Smaller Government: Shrinking the Quango State - Public Administration Committee Contents


7  Opportunities for wider reform

100.  We have identified three ways in which we think the Government could have used this review to undertake more radical reform of the use it makes of arm's length bodies. These are:

i.  to advance the Government's "Big Society" agenda;

ii.  to reflect on what activities it is appropriate for public bodies to engage in; and

iii.  to simplify the complex public bodies' landscape.

Public Bodies and the Big Society

101.  The Cabinet Office describes the Government's intention behind the Big Society as follows:

We want to give citizens, communities and local government the power and information they need to come together, solve the problems they face and build the Britain they want. We want society - the families, networks, neighbourhoods and communities that form the fabric of so much of our everyday lives - to be bigger and stronger than ever before. Only when people and communities are given more power and take more responsibility can we achieve fairness and opportunity for all.[120]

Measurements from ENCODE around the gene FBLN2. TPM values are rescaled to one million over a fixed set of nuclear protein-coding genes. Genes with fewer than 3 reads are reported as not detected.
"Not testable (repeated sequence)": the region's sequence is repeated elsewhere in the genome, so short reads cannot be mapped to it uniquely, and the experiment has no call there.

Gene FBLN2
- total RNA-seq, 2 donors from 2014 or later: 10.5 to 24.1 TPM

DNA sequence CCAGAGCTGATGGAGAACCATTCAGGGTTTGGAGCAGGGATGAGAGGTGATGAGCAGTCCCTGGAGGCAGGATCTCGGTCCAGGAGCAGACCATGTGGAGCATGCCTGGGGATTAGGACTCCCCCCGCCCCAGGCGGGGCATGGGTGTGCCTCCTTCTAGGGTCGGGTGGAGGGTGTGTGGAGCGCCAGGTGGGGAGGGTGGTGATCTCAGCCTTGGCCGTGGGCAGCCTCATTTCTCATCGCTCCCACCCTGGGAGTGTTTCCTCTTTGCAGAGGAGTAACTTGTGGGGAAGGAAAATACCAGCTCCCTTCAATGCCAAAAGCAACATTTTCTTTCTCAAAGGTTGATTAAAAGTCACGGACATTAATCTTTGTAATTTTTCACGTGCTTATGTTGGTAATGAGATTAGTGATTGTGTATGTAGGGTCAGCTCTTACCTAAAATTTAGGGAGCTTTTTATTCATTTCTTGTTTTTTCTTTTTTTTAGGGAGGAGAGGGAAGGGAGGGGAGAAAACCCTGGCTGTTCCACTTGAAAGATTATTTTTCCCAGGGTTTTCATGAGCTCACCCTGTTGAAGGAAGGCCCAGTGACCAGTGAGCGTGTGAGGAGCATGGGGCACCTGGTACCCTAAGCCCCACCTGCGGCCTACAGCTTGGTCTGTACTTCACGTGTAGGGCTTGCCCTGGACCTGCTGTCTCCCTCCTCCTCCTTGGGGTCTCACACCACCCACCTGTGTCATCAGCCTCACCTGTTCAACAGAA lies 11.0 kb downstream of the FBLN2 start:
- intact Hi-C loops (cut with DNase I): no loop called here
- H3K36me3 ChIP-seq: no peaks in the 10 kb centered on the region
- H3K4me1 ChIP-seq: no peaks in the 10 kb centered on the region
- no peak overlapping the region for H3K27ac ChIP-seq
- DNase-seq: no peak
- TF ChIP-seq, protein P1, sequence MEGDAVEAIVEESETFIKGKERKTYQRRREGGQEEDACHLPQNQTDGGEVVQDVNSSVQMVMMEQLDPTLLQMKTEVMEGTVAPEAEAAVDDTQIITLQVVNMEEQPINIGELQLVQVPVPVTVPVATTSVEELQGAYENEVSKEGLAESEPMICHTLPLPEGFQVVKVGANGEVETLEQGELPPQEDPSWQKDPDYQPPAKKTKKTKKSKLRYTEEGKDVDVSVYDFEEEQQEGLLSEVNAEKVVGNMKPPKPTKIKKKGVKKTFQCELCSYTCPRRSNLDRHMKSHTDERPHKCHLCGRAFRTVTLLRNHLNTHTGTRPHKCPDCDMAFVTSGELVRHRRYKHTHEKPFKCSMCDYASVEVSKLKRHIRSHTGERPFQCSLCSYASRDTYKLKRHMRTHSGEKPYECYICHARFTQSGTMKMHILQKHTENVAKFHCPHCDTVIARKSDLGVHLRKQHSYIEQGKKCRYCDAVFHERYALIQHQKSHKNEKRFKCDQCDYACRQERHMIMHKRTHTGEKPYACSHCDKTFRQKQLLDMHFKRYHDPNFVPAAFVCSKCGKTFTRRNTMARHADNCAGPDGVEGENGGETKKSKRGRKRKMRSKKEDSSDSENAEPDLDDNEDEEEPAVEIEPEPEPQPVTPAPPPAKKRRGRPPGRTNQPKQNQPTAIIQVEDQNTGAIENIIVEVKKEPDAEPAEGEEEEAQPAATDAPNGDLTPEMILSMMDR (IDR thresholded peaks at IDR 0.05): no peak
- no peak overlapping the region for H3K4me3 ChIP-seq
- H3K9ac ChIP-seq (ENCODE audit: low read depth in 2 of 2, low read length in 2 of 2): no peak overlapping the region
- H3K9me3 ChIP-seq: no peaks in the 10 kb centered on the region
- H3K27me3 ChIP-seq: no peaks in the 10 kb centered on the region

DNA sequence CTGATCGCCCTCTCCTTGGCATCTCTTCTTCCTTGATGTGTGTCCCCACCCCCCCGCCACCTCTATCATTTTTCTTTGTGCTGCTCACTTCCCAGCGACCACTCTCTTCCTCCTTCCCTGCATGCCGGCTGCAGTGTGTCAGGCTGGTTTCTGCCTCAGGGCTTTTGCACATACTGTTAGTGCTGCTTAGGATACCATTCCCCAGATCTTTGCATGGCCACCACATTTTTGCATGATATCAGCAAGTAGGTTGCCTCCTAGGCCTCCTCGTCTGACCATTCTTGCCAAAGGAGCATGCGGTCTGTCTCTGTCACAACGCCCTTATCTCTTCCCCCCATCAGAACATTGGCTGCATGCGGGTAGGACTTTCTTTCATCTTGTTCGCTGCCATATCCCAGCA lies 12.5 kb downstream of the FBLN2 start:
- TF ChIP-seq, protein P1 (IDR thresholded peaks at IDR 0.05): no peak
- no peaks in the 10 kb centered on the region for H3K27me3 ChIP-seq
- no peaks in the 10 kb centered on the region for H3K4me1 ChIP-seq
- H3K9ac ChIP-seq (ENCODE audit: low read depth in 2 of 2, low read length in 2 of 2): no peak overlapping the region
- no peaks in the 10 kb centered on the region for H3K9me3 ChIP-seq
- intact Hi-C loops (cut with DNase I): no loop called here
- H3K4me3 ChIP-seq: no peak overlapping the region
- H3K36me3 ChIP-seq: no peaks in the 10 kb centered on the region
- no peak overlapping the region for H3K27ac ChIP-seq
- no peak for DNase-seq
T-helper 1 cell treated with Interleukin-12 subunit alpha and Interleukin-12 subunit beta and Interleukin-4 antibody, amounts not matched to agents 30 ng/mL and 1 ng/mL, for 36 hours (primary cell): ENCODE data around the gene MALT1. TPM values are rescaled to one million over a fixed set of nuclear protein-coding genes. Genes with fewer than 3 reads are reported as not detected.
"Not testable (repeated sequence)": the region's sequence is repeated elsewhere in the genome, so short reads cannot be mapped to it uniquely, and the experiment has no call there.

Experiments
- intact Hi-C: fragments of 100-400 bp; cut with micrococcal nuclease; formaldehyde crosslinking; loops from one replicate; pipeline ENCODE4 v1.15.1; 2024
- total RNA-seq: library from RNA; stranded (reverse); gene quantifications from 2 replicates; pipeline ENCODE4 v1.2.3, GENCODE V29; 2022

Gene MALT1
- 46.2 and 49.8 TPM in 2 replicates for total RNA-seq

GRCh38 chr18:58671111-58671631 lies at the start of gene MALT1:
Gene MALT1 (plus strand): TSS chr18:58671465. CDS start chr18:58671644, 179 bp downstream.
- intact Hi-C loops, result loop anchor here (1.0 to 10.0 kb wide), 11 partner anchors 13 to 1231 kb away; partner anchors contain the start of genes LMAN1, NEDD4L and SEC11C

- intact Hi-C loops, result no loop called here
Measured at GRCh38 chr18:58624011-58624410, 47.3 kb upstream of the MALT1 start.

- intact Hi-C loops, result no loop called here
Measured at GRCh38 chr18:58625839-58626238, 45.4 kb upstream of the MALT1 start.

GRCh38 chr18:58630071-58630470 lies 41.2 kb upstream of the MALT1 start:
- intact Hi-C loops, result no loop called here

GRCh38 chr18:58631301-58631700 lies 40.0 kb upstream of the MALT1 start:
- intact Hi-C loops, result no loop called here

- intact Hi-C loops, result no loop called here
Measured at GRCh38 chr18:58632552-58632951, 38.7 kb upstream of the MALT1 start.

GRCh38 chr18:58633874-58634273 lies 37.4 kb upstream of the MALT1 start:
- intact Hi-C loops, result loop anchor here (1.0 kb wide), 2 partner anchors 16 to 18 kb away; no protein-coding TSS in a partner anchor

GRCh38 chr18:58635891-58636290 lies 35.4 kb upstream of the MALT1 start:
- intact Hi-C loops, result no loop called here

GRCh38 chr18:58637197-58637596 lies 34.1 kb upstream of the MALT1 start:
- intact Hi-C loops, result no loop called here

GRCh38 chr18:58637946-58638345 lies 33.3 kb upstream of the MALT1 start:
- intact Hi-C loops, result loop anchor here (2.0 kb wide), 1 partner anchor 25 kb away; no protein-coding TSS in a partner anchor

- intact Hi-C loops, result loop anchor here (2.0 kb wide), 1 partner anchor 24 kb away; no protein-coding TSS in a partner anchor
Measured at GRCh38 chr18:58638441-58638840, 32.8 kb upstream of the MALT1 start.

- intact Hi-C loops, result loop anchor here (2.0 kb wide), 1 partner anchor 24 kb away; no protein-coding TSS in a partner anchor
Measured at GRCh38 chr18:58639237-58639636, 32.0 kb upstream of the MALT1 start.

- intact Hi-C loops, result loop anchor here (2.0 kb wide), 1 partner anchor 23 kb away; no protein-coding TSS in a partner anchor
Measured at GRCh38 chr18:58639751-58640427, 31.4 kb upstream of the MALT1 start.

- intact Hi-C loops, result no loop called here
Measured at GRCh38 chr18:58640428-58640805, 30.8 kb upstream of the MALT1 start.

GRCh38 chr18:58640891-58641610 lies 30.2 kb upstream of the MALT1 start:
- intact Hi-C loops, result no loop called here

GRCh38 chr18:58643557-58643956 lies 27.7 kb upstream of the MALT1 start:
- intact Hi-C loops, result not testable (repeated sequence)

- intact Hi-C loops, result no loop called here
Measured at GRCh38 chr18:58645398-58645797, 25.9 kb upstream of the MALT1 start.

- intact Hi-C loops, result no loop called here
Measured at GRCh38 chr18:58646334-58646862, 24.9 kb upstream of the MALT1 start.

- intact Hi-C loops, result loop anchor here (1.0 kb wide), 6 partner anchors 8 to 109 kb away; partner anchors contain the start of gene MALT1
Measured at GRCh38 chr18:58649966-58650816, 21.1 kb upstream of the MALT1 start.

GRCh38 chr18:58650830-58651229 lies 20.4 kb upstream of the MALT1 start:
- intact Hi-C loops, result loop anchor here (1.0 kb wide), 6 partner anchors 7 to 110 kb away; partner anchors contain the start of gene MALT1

We take this to mean the strengthening of civil society and non-governmental institutions. One of the methods the Government intends to achieve this goal is through "support[ing] co-ops, mutuals, charities and social enterprises", and enabling them to play a greater role in the running of public services.[121]

102.  Despite this intention, of the 901 bodies under review, only 9 - less than 1% - will be transferred out of the public sector with a further three others being considered for privatisation. Bodies that will see their status change include: British Waterways, the Design Council, the Alcohol Education and Research Council, and the Theatre Trust which will all become charities; and the Horseracing Totaliser Board which will be privatised.[122]